- New risks to ground water have emerged, including induced seismicity, overpressurization of formations, and the use of diesel fuel in fracking. Overpressurization is when too much waste is injected into a disposal well, causing pressure to increase to unsafe levels and the waste to back up onto the surface.
- When it comes to diesel fracking, EPA may not have the chemical disclosure information it needs to ensure that UIC permits are being issued as required by law.
- EPA does not consistently conduct annual on-site reviews of state programs due to insufficient resources, although these annual reviews have been identified as key to ensuring protection of drinking water sources.
- EPA is not consistently incorporating new state rules into federal regulations as required. Without doing this, EPA cannot enforce all rules adopted by states to protect groundwater pursuant to federal law.
- EPA is collecting data, but not enough to meet all requests from Congress and the public.
GAO also provides, in Appendix IV, a very helpful compilation of regulations from the eight state programs it reviewed.
GAO has made common sense recommendations to ensure that EPA oversight of the Class II program can effectively protect drinking water sources. As GAO points out, there will be ever increasing amounts of wastewater as oil and gas production increases. In addition to these recommendations, the oil and gas industry should be required to safely recycle all of its wastewater and manage all residual waste according to hazardous waste guidelines, thereby decreasing the demand for fresh water while also reducing the waste stream. There are many things the industry can do to reduce its environmental impacts, and they are often cost effective, but they will not happen without government action.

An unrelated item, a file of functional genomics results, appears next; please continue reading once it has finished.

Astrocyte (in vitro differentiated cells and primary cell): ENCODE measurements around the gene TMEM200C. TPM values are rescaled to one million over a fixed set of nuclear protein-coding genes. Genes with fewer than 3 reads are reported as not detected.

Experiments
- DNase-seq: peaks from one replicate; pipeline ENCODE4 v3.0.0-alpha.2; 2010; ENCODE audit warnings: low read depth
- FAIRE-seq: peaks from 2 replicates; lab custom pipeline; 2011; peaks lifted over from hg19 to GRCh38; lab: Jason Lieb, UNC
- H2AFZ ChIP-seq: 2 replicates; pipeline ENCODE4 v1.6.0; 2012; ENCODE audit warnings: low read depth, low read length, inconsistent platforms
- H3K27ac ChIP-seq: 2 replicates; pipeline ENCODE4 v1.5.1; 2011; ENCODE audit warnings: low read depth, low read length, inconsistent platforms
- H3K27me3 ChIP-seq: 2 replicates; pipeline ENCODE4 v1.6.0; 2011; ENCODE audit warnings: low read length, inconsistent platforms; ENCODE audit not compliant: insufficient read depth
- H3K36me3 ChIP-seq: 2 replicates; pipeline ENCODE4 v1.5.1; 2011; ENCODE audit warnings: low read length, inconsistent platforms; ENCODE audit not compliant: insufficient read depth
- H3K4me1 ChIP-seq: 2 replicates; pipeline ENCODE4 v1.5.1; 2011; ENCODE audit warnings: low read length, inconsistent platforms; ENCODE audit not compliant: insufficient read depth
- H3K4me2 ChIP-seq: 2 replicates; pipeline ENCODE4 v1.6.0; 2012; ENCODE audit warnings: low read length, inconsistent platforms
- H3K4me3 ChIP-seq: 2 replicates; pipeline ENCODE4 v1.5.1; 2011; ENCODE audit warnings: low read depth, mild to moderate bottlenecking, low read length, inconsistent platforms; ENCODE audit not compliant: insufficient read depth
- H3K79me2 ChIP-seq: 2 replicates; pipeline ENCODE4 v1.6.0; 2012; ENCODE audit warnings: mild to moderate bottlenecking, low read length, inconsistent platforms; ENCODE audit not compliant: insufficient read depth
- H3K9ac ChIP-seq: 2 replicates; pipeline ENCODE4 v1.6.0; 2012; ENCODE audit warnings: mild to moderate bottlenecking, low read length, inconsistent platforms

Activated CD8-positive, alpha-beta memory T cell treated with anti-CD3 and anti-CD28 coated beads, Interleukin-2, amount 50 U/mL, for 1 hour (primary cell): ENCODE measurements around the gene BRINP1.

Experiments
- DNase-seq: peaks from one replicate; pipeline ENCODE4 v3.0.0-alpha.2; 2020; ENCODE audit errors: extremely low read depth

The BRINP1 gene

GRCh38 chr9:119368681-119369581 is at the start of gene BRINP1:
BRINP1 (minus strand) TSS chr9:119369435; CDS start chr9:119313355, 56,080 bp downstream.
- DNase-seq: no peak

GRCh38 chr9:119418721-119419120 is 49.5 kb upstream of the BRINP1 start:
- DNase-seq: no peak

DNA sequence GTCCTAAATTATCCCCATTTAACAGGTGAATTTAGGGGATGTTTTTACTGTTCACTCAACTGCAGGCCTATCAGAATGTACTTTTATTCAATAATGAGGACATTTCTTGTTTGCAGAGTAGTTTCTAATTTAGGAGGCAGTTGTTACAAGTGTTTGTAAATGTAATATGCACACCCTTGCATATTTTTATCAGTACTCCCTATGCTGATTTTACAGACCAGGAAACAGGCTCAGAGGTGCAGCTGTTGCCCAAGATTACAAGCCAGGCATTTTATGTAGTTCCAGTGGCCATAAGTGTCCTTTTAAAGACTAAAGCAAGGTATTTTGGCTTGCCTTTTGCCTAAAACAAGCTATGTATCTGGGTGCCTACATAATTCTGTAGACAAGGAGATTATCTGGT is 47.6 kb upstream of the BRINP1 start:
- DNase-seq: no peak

You Might Also Like
EcoWatch Daily Newsletter
By Danielle Nierenberg and Katherine Walla
As the holiday season ramps up for many across the world, Food Tank is highlighting 15 children's books that will introduce young eaters, growers and innovators to the world of food and agriculture. Authors and organizations are working to show children the importance — and fun — of eating healthy, nutritious and delicious food, growing their own produce, and giving food to others in need.
By Lauren Wolahan
For the first time ever, the UN is building out a roadmap for curbing carbon pollution from agriculture. To take part in that process, a coalition of U.S. farmers traveled to the UN climate conference in Madrid, Spain this month to make the case for the role that large-scale farming operations, long criticized for their outsized emissions, can play in addressing climate change.
They're prepared from puréed acai berries — which are fruits grown in Central and South America — and served as a smoothie in a bowl or glass, topped with fruit, nuts, seeds, or granola.
By Elliott Negin
The Royal Swedish Academy of Sciences' recent decision to award the 2019 Nobel Prize in Chemistry to scientists who developed rechargeable lithium-ion batteries reminded the world just how transformative they have been. Without them, we wouldn't have smartphones or electric cars. But it's their potential to store electricity generated by the sun and the wind at their peak that promises to be even more revolutionary, reducing our dependence on fossil fuels and protecting the planet from the worst consequences of climate change.